Certainly, my book UP THE TOWER is an expression, in some respects, of my desire for control, where I see a lot of potentially negative aspects of society feeding into people and I want to have some firm grip on how I think that will all shake out. So, with the ever-expanding role of technology making me feel like most everything I work on or with is more and more obsolete, for example, I focused a lot in UP THE TOWER on technology and the way we sort of self-identify with our abilities with it. This becomes very literal, with gangsters and celebrities literally grafting technology to their bodies.

I think also we focus frequently on apocalyptic fiction because of frustration, which ties into our sense of control that I mentioned above. In this country especially (the United States), it’s become harder and harder to believe that your voice is being heard by politicians who are supposed to be effecting change. You’ve got two or three Supreme Court cases now that say rich folks can just give however much they want to political campaigns, completely unhindered by regulation. The normal person doesn’t feel like they can compete with that sort of vast wealth, and when there are is a constant deadlock in the political process on items that need changing, a lot of frustration in the populace develops. More and more, corporations are taking the lead in making decisions for larger and larger groups of people, and that’s scary.

So how do you fix it? Well, you think about the world ending. All those old problems are gone. In an apocalypse, you may not be safe from roaming gangs of people with prejudices and guns, and you may not be well-fed, and you may not have access to good medicine, but uh, when you live in a country that makes those things more and more likely anyway, you start to think about what it would be like to take the chance in an apocalypse. At least then, with the absence of shadowy figures in the upper classes making decisions about the lives of billions of people, you’d feel a lot more in charge of your destiny. So, it’s no accident that in UP THE TOWER, a heavy portion of the book focuses on how the massive earthquake that is the impetus for the plot instigates a heavy level of socio-political change.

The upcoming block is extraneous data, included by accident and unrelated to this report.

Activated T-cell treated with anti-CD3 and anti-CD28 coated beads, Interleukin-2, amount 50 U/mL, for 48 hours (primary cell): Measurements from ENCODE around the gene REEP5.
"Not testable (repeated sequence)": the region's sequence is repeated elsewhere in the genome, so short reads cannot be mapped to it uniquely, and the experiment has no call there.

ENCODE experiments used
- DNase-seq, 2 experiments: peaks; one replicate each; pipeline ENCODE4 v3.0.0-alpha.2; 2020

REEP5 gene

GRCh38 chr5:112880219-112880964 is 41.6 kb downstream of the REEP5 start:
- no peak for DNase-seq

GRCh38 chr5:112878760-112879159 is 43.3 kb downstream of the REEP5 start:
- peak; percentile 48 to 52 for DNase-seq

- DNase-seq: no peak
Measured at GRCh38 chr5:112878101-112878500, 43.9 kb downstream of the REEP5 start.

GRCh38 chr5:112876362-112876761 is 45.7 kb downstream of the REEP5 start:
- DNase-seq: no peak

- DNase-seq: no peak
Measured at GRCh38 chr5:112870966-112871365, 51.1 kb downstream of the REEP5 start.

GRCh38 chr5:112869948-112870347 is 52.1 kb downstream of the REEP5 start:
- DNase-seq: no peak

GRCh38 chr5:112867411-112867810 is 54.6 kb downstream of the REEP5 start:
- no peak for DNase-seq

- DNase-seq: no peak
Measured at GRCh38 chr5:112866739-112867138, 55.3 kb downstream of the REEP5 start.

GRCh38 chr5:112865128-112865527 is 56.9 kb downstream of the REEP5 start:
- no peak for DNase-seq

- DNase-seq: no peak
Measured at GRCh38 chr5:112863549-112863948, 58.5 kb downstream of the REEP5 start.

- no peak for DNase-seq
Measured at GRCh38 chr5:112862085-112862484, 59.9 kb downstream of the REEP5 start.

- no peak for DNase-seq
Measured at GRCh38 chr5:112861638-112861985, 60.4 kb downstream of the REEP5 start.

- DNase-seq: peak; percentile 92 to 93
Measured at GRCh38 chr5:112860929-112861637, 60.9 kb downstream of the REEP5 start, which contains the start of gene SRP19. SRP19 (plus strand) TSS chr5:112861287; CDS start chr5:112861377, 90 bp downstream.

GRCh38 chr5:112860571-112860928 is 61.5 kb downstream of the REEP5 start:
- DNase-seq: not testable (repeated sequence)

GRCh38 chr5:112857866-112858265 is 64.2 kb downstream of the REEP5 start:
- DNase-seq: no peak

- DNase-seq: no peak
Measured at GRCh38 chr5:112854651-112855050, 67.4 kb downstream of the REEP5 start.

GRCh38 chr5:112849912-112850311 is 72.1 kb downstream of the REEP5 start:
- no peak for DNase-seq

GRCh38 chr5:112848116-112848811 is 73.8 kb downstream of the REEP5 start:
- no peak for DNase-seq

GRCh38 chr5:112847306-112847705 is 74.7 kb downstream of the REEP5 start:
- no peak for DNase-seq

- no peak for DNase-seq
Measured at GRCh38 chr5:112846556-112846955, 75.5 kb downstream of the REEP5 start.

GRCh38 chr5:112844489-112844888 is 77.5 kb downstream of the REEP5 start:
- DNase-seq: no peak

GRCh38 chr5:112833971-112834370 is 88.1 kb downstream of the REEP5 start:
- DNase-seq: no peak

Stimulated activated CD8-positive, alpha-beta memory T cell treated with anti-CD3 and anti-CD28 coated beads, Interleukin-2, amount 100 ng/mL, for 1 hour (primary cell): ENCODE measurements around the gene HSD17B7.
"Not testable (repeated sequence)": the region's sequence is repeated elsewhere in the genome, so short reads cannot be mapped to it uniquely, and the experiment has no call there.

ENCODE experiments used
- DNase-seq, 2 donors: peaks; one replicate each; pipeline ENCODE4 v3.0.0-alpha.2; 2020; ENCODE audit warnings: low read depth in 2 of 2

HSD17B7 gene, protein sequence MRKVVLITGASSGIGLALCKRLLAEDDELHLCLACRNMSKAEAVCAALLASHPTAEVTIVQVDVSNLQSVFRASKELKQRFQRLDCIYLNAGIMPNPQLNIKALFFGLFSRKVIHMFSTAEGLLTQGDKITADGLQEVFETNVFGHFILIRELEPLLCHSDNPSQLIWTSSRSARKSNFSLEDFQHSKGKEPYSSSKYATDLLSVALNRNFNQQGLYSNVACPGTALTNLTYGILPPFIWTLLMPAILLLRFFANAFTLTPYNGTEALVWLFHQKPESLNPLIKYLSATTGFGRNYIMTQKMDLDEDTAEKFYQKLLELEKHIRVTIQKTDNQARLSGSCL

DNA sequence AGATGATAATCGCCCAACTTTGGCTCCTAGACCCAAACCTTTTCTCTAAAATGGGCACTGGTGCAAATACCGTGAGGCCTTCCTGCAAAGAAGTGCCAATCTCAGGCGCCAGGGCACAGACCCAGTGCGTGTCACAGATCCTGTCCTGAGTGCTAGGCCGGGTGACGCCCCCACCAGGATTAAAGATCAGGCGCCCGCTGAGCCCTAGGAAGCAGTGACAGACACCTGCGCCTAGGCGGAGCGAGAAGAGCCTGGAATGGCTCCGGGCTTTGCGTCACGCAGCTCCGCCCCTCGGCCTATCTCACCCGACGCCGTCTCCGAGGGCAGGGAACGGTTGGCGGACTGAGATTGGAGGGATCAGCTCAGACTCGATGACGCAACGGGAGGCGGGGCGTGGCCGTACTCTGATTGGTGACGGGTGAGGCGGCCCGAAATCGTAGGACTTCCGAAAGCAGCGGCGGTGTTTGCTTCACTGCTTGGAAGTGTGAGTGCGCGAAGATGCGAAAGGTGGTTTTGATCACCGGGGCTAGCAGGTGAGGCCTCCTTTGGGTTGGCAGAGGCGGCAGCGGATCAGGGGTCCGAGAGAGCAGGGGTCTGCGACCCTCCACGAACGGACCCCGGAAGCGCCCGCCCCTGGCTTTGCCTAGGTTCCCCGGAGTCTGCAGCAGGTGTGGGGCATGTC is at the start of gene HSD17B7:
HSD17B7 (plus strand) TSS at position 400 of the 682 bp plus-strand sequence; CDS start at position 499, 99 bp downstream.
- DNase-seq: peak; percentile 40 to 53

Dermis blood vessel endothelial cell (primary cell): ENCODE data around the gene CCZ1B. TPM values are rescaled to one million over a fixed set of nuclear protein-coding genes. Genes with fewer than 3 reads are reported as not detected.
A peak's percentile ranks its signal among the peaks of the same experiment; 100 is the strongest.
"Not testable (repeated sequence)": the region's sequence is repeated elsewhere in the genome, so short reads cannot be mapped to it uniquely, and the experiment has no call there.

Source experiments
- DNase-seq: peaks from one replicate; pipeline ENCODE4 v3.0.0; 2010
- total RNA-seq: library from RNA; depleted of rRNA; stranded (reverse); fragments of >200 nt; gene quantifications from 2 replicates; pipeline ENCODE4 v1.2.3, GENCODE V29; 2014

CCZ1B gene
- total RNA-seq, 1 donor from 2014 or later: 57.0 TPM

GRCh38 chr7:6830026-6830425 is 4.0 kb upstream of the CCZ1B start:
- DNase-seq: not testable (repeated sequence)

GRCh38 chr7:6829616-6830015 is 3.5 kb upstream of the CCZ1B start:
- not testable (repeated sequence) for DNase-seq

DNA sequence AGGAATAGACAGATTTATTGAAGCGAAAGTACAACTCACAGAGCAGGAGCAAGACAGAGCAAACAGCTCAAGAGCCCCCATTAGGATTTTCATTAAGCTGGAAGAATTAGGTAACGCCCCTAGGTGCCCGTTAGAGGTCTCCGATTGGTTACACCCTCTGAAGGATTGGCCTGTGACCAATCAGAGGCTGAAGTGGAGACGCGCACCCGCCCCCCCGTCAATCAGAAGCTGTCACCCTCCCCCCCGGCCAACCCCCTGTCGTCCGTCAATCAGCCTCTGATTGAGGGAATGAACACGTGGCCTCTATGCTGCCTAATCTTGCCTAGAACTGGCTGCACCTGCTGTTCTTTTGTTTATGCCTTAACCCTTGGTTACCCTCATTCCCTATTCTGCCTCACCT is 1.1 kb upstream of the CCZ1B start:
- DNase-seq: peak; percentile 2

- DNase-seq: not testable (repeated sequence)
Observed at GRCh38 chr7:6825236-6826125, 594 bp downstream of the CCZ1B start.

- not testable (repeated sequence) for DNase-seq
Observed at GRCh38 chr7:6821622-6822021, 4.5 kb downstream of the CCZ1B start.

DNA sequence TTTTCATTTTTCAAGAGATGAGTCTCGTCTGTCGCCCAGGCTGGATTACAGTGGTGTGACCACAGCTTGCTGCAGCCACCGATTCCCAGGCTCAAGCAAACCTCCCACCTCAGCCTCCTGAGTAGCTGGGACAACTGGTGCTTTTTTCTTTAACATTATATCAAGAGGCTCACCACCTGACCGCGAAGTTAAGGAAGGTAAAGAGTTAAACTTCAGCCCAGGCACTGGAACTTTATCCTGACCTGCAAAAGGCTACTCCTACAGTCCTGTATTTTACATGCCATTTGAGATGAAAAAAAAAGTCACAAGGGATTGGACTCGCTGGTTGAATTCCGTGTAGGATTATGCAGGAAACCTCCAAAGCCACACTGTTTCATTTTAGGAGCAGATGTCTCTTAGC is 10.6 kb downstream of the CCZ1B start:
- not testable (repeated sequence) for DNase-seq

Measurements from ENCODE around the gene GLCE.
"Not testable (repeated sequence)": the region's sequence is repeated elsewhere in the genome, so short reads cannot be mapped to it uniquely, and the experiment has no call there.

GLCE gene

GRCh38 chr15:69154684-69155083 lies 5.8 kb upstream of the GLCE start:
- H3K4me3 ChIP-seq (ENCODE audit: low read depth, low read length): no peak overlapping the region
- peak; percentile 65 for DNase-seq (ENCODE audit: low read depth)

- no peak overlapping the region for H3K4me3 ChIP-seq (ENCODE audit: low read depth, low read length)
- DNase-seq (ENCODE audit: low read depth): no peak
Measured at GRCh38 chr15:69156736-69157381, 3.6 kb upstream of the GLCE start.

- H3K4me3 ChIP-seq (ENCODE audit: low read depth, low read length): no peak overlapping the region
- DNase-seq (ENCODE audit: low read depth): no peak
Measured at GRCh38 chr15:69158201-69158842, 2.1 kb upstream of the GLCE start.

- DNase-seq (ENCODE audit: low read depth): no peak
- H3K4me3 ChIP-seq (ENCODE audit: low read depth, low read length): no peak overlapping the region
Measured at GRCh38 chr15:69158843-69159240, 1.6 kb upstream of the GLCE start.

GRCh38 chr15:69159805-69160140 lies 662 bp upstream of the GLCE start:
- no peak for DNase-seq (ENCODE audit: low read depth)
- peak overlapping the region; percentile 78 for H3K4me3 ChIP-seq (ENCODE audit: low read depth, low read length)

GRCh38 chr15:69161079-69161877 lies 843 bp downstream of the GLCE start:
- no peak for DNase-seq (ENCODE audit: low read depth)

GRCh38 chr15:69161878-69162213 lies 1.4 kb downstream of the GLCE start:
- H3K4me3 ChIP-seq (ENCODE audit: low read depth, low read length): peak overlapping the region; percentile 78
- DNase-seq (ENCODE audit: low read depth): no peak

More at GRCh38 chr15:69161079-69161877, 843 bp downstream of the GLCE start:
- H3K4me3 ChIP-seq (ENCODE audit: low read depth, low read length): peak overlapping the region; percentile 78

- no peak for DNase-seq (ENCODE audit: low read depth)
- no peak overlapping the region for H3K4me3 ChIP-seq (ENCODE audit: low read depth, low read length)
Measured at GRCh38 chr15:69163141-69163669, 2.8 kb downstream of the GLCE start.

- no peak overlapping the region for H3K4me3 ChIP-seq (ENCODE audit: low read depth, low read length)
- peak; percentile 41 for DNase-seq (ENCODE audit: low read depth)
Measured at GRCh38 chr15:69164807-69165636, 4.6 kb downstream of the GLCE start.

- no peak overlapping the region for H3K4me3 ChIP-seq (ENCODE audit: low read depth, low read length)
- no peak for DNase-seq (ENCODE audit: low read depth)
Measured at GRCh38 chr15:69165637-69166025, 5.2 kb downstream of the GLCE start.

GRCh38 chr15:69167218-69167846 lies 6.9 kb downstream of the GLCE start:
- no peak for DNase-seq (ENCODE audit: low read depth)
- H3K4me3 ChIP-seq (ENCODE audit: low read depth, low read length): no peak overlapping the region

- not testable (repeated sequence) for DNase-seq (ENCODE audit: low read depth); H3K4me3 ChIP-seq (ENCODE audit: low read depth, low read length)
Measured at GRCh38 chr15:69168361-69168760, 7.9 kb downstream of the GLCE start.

J.P. Lantern lives in the Midwestern US, though his heart and probably some essential parts of his liver and pancreas and whatnot live metaphorically in Texas. He writes speculative science fiction short stories, novellas, and novels which he has deemed "rugged," though he would also be fine with "roughhewn" because that is a terrific and wonderfully apt word.
Full of adventure and discovery, these stories examine complex people in situations fraught with conflict as they search for truth in increasingly violent and complicated worlds.




twitter: @jplantern

The author will be awarding a backlist ebook copy to a randomly drawn winner at every stop during the tour and a Grand Prize of a $25 Amazon GC will be awarded to one randomly drawn winner via rafflecopter during this tour. Use the link below to enter.

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You can find his tour schedule at


Goddess Fish Promotions said...

Thanks for hosting!

J.P. Lantern said...

Thanks for the feature!

What are some other people's thoughts on why we like apocalyptic fiction?

Raelynn said...

I think it's a huge part the fragility of our lives! This idea that when we're done, nothing lives on beyond us. Sort of a morbid thought-process, but I think that or the idea that if we survived an apocalyptic situation, we'd be the dominating mass?

Serena91291 said...

I liked the excerpt.

bn100 said...

Interesting author post

Mary Preston said...

A great post. I do like apocalyptic stories.